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International News

Health Canada OKs First Rapid-Result HIV Test for Doctor's Office, Clinics

November 8, 2005

On Oct. 25, Health Canada approved for the first time a rapid HIV test for use in doctors' offices, clinics and hospital emergency rooms. Using a drop of blood, the Insti HIV antibody test produces results in 60 seconds on average, said Richard Galli, director of research and development for the test's maker, Biolytical Laboratories of British Columbia. It has proven 99.6 percent accurate in more than 16,000 trials on 3,400 people, he said. It is not intended for home use by consumers.

"The Insti test is designed to be very simple ... for a point-of-care situation with a patient and their health care provider," said Galli. "This test is designed as a screening test. It is not considered a diagnostic test for HIV," he said. "In other words, any positive on a screen has to go for confirmatory testing. The patient would be getting a presumptively positive result."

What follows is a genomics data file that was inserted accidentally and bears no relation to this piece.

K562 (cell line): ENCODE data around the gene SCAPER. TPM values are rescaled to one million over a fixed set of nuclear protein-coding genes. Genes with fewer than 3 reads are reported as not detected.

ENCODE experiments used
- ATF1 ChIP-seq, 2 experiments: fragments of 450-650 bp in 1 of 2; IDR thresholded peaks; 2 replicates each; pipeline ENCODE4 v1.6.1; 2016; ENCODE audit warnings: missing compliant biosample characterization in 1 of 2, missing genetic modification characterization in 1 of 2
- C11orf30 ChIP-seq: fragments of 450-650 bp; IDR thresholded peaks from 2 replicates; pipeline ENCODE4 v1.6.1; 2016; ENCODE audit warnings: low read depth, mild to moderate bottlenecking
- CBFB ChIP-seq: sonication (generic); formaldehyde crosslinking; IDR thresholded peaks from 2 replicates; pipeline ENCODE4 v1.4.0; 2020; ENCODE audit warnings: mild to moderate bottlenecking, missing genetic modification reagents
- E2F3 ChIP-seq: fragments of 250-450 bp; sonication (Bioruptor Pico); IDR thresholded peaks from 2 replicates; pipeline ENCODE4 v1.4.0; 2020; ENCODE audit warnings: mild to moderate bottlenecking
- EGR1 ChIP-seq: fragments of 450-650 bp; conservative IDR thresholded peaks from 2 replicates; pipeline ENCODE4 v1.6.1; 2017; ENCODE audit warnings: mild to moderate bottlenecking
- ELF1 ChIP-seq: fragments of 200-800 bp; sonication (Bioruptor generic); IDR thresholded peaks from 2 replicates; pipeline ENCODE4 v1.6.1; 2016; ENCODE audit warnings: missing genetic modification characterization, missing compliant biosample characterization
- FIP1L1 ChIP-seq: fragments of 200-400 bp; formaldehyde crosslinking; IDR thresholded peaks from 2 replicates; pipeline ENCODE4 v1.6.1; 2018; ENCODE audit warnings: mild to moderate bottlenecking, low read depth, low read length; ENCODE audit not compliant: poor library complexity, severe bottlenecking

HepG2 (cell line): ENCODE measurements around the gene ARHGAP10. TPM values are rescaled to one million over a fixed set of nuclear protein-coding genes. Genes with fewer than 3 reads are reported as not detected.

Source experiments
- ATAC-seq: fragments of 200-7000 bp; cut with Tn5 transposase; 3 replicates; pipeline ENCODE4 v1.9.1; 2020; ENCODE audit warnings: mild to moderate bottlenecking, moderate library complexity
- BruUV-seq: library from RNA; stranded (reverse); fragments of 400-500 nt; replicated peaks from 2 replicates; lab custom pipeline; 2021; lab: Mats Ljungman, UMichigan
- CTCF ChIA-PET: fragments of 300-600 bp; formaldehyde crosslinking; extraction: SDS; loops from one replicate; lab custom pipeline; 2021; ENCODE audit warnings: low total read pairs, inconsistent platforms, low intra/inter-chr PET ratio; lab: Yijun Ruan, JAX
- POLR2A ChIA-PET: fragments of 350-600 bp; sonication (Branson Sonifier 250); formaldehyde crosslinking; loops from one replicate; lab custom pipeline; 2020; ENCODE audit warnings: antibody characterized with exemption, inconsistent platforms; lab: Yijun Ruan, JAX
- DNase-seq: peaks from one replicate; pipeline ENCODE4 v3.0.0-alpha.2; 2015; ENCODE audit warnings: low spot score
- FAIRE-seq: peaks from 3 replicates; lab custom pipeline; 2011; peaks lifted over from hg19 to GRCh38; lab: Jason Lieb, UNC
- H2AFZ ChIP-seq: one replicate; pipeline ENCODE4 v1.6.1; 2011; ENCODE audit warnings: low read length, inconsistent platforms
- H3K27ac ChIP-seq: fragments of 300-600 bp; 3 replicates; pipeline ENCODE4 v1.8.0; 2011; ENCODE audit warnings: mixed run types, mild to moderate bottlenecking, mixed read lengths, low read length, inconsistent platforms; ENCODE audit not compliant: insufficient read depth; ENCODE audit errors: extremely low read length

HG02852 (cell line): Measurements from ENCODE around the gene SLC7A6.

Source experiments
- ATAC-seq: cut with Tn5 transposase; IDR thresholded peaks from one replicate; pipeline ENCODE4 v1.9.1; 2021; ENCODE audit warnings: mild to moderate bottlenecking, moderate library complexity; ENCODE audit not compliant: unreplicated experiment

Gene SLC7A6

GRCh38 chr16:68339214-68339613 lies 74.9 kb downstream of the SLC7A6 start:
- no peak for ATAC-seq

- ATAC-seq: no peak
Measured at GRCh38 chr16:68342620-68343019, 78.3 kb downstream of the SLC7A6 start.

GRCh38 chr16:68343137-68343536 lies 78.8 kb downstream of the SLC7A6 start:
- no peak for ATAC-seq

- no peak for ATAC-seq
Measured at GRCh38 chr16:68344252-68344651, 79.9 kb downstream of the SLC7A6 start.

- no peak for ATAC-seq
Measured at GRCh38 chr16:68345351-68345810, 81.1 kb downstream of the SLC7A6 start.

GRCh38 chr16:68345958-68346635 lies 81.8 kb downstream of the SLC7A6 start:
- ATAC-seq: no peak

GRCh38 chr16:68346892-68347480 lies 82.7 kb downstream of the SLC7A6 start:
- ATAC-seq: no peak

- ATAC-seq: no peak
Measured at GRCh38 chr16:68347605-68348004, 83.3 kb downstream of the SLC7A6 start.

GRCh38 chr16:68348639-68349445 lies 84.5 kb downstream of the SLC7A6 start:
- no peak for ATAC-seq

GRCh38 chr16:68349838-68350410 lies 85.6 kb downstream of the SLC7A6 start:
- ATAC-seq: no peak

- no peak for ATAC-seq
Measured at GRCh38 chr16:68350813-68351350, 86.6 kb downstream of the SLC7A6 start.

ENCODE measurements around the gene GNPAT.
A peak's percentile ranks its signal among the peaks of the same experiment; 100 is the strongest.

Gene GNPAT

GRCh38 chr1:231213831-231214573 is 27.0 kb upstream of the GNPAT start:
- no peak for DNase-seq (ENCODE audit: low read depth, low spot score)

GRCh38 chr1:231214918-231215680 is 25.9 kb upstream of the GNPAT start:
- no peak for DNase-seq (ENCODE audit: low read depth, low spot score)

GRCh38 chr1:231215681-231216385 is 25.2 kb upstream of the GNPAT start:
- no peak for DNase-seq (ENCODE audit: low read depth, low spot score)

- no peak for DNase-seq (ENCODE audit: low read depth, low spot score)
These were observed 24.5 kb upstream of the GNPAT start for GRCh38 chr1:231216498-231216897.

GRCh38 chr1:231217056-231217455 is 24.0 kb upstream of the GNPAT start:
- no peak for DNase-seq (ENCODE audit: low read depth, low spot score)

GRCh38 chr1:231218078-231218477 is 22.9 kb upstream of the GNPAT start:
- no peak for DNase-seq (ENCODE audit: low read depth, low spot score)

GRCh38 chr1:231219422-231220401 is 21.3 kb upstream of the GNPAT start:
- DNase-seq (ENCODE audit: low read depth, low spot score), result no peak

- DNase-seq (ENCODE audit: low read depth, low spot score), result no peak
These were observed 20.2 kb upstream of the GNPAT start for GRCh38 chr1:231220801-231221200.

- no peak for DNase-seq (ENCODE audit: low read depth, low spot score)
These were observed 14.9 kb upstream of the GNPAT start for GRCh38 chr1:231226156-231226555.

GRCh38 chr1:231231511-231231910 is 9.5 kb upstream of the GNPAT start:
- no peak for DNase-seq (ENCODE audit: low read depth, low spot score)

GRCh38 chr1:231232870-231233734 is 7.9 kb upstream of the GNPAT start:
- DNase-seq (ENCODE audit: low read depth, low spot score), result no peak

The test will cost $7-$10 Canadian ($6-$8 US), said Matthew Clayton, Biolytical's chief operating officer. The privately owned company is investigating regulatory approval for the test in China, India, Eastern Europe and sub-Saharan Africa. In late 2006, the firm intends to seek Food and Drug Administration approval for the U.S. market.

Back to other news for November 8, 2005

Adapted from:
Canadian Press
11.07.05; Sheryl Ubelacker

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This article was provided by CDC National Prevention Information Network. It is a part of the publication CDC HIV/Hepatitis/STD/TB Prevention News Update.
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